Visitor's guide to Newburgh in Fife. Includes details on history and what to see and do.
Phone code: +44 (0)1337
Lying on the south shore of the River Tay, close to Fife's western boundary, Newburgh is a Royal Burgh with a pretty little harbour and a long history. On the hill to the south of the town are the remains of MacDuff's Cross, the legendary place of sanctuary for any MacDuff who had committed a murder in hot blood. To achieve pardon, the murderer had to touch the cross, wash himself nine times at Ninewells nearby and forfeit nine cows, each of which had to be tied to the cross.
The story of Newburgh, however, dates back much further than its abbey. A thousand years earlier, history was already being made on the eastern outskirts of the town, at Carpow. Here, in 208 AD, the Romans built a great fortress which was to be the base for their campaign against the tribes of Angus and Mearns. Unlike England, Scotland never became Romanized, and the fortress at Carpow was eventually demolished by the Romans when they withdrew to the south. Evidence of human settlement around Newburgh extends even further back in time. People built and lived in the hillfort on top of Norman's Law during the last four centuries BC. Today, its remains are accessible by public footpath from the roads north and south of the Law. Three circles of fortification can easily be traced.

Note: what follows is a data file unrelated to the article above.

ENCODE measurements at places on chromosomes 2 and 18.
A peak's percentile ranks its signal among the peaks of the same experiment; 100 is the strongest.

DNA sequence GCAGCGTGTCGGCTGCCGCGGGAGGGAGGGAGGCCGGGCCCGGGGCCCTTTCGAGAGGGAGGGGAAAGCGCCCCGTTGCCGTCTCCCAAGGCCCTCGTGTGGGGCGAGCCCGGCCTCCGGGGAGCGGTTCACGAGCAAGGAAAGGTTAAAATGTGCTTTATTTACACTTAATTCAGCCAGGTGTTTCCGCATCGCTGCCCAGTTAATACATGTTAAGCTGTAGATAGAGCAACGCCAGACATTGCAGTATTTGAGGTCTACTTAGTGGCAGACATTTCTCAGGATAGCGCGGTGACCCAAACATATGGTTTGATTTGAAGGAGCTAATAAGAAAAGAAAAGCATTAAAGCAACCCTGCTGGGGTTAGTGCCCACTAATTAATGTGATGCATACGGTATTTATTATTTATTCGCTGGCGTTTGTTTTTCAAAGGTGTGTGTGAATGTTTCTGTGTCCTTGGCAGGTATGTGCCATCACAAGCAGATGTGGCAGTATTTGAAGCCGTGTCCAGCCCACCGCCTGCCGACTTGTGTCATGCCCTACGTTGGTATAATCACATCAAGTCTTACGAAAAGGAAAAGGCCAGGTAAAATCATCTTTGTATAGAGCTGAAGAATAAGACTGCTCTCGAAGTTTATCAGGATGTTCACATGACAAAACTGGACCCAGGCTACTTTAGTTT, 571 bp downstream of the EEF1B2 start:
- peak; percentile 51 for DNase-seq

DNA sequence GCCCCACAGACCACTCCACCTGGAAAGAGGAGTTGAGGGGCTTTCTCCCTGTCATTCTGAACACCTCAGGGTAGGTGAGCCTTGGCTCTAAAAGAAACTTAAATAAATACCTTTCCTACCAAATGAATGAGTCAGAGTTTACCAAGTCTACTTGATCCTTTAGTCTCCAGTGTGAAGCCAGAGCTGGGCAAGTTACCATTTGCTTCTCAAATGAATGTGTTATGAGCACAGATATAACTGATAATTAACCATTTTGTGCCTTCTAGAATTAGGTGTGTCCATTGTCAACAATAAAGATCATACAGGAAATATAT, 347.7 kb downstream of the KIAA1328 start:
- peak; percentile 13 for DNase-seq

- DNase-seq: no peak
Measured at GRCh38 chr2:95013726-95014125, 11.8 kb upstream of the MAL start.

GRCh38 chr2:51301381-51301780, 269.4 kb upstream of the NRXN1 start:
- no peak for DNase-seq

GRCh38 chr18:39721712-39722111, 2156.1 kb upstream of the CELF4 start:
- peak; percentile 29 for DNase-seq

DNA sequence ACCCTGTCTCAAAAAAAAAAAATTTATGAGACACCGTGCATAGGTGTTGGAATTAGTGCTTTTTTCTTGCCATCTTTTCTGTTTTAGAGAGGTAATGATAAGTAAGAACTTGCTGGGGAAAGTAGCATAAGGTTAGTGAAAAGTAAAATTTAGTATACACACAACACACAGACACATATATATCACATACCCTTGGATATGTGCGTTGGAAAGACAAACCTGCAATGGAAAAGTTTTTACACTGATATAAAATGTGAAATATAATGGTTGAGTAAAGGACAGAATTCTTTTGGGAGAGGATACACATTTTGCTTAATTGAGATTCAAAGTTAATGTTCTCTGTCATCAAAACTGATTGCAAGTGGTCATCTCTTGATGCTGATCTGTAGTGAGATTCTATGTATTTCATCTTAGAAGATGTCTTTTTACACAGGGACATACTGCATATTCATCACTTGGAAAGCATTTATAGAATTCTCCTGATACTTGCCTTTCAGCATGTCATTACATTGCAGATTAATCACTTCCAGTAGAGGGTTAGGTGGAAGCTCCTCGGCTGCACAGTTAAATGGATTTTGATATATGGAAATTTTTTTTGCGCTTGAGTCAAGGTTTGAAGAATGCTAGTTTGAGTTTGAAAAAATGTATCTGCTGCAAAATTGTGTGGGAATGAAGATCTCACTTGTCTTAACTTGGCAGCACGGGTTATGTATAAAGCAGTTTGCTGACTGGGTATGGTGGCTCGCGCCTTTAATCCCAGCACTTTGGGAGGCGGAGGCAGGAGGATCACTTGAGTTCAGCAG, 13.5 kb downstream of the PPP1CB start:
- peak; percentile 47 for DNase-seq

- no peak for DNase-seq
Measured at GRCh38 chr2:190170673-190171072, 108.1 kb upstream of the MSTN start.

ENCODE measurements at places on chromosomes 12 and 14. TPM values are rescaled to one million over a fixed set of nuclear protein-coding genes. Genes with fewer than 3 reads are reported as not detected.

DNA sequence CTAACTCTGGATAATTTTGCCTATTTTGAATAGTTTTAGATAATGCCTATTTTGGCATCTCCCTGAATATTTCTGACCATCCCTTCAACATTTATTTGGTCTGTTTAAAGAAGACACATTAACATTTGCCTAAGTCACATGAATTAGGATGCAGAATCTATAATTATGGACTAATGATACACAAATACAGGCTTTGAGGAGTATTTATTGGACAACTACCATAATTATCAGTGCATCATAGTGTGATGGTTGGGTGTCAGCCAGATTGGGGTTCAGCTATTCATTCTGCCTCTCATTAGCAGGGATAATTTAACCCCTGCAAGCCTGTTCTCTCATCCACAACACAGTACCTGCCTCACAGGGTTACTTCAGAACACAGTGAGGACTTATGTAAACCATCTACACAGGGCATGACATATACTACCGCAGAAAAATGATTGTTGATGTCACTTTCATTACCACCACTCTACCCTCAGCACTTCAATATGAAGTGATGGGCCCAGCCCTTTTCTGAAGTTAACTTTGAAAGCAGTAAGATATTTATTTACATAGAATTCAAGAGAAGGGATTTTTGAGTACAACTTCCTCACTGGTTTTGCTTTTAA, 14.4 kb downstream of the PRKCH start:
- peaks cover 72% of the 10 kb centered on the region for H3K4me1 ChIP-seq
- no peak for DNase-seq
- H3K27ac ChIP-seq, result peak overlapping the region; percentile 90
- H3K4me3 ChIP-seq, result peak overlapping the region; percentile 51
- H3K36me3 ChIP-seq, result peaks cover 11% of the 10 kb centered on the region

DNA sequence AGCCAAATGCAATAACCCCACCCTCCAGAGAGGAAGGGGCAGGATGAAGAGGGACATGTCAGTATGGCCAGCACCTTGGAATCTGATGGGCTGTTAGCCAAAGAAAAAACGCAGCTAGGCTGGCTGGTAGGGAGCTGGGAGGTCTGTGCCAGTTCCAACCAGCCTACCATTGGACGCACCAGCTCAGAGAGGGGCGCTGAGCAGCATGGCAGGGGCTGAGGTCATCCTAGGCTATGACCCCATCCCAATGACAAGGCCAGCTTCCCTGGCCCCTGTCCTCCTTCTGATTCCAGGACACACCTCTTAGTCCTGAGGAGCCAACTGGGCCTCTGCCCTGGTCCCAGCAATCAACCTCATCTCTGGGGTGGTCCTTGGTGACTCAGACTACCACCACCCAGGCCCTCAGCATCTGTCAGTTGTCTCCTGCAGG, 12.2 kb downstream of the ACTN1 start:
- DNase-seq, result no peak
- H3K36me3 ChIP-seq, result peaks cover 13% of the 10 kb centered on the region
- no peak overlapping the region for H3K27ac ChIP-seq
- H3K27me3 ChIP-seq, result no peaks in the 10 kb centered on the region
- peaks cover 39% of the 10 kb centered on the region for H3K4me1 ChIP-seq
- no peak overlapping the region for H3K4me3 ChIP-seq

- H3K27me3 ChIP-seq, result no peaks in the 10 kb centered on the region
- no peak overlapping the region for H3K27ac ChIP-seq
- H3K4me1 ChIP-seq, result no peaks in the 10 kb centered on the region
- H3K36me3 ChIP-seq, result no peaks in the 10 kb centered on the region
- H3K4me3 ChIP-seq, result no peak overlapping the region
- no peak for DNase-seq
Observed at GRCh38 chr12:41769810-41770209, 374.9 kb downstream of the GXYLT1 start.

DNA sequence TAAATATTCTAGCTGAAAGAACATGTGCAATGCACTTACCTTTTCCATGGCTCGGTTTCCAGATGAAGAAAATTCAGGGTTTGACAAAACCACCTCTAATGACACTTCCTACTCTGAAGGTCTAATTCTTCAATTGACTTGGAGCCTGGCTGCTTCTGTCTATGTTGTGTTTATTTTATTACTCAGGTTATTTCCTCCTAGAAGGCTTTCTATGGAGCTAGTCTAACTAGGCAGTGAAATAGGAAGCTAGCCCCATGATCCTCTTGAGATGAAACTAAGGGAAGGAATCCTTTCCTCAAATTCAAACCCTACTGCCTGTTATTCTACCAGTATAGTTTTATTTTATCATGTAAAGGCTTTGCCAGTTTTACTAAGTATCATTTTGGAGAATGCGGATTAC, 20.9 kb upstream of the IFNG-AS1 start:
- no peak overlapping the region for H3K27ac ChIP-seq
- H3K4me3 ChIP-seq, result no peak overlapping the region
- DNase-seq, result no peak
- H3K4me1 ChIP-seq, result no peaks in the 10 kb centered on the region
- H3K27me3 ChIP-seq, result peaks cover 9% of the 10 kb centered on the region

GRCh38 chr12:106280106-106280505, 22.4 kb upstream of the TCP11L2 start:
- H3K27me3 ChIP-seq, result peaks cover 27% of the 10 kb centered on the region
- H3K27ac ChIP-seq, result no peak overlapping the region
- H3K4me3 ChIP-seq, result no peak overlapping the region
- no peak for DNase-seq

Things to Do
Local Sights & Activities for Newburgh
If you're passing through, it's worth stopping to visit the Laing Museum, which shows excellent exhibitions including fossilised fish discovered in the area, a feature on Scottish emigration and Victorian displays. Apr-Sep, Mon-Fri 1000-1700, Sat-Sun 1400-1700; Oct-Mar, Wed and Fri 1200-1600, Sun 1400-1700. Free. Tel. 840223.
Standing above the town are the ruins of Lindores Abbey, founded in the 12th century by David, Earl of Huntingdon. Not much of the great abbey now remains – only the gateway, part of the tower and fragments of the great walls. The abbey never recovered from the devastation visited upon it in 1559 by John Knox and his 'Congregation of the Godly'. Its ruins became a quarry whenever any building stone was needed. The views from the ruins across the Tay are lovely, especially on a summer evening.